Military lurks behind Egyptian presidential poll


ON THE eve of today’s controversial presidential election, the revolutionaries of Tahrir Square, the cradle of the 2011 Egyptian uprising, failed to mount mass protests against Thursday’s military takeover of the legislature inaugurated only five months ago.

Several thousand demonstrators did not turn up until late, long after potential protesters had left in embarassment and sightseers, eager to witness some action, had departed after purchasing popcorn or cold drinks from vendors.

Instead of exercising people power, scores of Cairenes took their ease on plastic chairs and drank tea at impromptu cafes on Qasr al-Nil bridge at the entrance to the square.

Little boys hung over the railing to watch small boats decorated with coloured lights playing tag on the river while their parents enjoyed the cool breeze off the water.

Today and tomorrow, Egypt’s 50 million eligible voters are set to cast ballots for the candidate of the Muslim Brotherhood Mohamed Mursi, who came first in the first round in May; and former prime minister Ahmad Shafiq, regarded as the nominee of the ousted regime.

The revolutionaries consider Mr Shafiq an untouchable and do not trust the brotherhood.

It has emerged as the country’s most powerful political movement but has repeatedly shown itself avid for power and prepared to partner the military in the regime that succeeds the 30-year reign of ousted president Hosni Mubarak.

Nobel laureate Mohamed El Baradei accused both the Brotherhood and the revolutionary youth of allowing the generals to mount a coup by persuading the constitutional court, appointed during the ousted regime, to validate Mr Shafiq’s candidacy in spite of his disqualification by a law passed by parliament and to dissolve the lower house where the fundamentalists held nearly half the seats.

Adding insult to injury, the military also formally dismissed the house and locked its 508 members out of the parliament building.

The presidential run-off battle is being waged by political machines built over the decades by the brotherhood and the regime.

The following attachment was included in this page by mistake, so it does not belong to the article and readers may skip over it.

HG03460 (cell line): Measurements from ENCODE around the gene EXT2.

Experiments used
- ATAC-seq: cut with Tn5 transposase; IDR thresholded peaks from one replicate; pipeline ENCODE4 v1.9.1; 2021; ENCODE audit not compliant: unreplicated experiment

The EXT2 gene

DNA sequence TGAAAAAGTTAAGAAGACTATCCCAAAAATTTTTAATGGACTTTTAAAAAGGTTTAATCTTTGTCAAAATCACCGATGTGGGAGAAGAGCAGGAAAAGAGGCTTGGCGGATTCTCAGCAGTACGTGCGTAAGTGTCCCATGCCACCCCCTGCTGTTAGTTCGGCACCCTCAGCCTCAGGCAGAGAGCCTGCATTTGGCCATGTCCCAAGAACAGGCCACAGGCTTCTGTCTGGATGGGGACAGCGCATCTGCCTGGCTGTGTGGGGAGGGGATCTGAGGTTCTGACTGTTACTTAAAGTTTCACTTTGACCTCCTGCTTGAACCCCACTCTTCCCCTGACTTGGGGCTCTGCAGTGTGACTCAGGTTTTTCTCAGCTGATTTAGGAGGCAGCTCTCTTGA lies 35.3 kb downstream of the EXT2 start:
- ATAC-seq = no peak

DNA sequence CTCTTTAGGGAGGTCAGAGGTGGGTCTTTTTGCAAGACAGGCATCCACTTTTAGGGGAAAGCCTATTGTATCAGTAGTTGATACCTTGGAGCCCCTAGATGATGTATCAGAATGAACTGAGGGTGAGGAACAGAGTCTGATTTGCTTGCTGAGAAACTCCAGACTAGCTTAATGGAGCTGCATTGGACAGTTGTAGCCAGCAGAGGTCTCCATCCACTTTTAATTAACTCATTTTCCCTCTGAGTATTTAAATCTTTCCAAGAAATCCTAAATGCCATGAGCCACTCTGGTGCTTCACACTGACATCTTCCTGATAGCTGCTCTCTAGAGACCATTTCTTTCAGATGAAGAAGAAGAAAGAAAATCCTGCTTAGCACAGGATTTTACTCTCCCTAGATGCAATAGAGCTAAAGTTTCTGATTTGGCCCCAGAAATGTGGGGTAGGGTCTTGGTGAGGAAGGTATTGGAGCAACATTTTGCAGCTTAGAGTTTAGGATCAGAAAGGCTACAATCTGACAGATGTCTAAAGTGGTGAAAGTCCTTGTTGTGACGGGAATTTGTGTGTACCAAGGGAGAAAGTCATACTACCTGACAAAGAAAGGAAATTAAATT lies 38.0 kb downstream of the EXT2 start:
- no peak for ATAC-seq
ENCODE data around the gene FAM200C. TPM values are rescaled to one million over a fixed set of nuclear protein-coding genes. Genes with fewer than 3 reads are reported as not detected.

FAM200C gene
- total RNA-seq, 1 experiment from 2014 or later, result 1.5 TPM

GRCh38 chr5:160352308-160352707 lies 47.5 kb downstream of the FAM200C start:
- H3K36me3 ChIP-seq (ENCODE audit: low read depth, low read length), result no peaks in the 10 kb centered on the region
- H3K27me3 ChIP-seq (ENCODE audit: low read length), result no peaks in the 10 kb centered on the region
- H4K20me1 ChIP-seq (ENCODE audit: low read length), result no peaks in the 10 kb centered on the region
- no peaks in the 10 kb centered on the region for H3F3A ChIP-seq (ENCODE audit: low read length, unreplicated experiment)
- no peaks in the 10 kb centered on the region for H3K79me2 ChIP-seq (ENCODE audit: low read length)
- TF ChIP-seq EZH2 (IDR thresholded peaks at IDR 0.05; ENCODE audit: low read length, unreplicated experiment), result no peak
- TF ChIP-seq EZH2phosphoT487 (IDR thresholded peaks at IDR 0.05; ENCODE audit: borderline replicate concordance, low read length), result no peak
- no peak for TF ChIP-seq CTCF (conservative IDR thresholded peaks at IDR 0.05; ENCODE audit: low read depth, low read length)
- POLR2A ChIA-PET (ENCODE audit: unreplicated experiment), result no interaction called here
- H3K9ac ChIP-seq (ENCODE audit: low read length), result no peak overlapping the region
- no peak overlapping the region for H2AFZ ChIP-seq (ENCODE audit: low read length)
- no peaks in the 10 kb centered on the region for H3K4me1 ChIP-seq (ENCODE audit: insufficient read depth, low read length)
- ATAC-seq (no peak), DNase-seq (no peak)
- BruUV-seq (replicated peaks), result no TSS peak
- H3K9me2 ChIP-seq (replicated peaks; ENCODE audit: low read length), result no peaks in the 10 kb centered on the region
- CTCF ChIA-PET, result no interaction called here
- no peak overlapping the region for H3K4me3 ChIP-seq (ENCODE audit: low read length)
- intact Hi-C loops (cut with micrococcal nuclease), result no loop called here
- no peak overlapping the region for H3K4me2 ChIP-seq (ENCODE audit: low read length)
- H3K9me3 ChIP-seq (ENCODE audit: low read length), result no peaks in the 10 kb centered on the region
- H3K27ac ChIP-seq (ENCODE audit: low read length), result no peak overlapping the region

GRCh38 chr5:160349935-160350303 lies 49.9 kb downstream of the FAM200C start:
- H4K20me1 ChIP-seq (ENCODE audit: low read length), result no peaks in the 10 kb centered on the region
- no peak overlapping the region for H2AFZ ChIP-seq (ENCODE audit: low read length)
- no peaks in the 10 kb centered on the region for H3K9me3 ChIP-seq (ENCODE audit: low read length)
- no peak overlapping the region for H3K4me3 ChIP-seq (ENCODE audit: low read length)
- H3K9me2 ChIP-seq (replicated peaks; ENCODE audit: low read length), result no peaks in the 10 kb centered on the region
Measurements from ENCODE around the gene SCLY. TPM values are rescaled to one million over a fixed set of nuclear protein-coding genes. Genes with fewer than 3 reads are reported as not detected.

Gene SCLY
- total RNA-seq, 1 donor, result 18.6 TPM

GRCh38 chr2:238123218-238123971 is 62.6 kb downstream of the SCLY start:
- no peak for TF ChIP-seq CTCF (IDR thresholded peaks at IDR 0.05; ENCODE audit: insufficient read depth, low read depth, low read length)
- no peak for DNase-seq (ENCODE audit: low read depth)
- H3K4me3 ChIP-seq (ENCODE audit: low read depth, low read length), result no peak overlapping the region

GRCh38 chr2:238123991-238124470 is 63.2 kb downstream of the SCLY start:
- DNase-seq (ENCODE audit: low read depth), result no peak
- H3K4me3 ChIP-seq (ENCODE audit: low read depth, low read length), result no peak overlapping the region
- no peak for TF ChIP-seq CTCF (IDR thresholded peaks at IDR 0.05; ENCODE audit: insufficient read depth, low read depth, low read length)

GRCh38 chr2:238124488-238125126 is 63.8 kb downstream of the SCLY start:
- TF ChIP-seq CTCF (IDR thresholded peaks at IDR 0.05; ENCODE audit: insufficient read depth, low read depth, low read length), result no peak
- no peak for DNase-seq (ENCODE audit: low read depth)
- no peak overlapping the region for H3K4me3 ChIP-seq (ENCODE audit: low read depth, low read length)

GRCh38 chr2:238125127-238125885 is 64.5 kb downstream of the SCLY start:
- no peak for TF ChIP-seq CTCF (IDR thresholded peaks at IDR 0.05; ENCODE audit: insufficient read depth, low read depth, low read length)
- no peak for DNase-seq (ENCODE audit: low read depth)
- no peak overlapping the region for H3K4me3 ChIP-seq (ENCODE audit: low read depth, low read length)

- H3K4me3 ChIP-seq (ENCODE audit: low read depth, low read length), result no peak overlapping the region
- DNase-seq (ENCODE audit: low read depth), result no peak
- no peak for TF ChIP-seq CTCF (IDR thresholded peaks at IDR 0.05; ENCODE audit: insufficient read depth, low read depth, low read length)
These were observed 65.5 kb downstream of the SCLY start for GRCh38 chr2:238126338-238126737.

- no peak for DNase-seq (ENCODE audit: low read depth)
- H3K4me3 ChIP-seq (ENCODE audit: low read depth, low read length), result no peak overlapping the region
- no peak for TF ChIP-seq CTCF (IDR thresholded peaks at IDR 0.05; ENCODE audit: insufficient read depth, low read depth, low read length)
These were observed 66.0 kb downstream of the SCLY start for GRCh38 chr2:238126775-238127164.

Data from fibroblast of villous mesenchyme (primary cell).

While opinion polls predict Mr Mursi, backed by the movement’s influential grassroots organisations, could win, this is uncertain.

Mr Shafiq has mobilised the massive financial and political muscle of the military, the ousted National Democratic Party and the state.

Their influence and resources enabled him to come second in the first round, contested by 12 candidates.

However, anger over the constitutional court’s decisions and the military’s high-handed dissolution of the house could prompt voters to cast ballots for Mr Mursi.

Analyst Mamdouh Habashi, a founder of the year-old Egyptian Socialist Party, said both candidates were “part of the old regime”.

He said the military could reach an accommodation with the brotherhood if Mr Mursi won, especially as the movement is not expected to repeat its earlier feat of gaining a near majority in the people’s assembly in fresh legislative elections.

Despite his vehement condemnation of the military and his pledge that he will work for the revolution, Mr Mursi could do a deal with the generals. Politicians always explain away broken promises by saying “times change”, said Mr Habashi.

Concern over potential co-operation between the brotherhood and the military could also prompt many Egyptians to boycott or not bother to take part in the election. Fewer than half voted in the first round.

If Mr Shafiq triumphs, the adversarial model, pitting the military against the brotherhood, which has endured for 60 years, could reassert itself.


THE MUSLIM Brotherhood’s uncharismatic Mohamed Morsi, an engineer who served as an independent in parliament from 2000-2005, was the movement’s second choice.

In the first round of the election in May, he won just over 25 per cent of the vote, a showing far below the movement’s 47 per cent in last year’s parliamentary election.

Consequently, he has tried to appeal to liberals, left-wingers and Christians who are deeply suspicious of the Brotherhood but who could see him as a lesser evil than his rival, regarded as a remnant of the ousted regime.

However the Brotherhood may have failed to prove its revolutionary credentials when it did not call on its members to rally in Cairo’s Tahrir Square last night.


A FORMER AIR force commander and aviation minister, Ahmed Shafiq served as ousted president Hosni Mubarak’s final prime minister during the uprising when 846 Egyptians died at the hands of the security apparatus, more than 5,000 were injured and 12,000 detained and tried in military courts. In a bid to reassure Egyptians who fear for their safety, he has campaigned on a law and order platform and has attracted the support of old regime loyalists, the wealthy, Christians and secularists who oppose the Muslim Brotherhood which, Shafiq says, seeks to establish a religious state. Both revolutionaries and fundamentalists express concern that he could restore emergency rule and crack down on the opposition.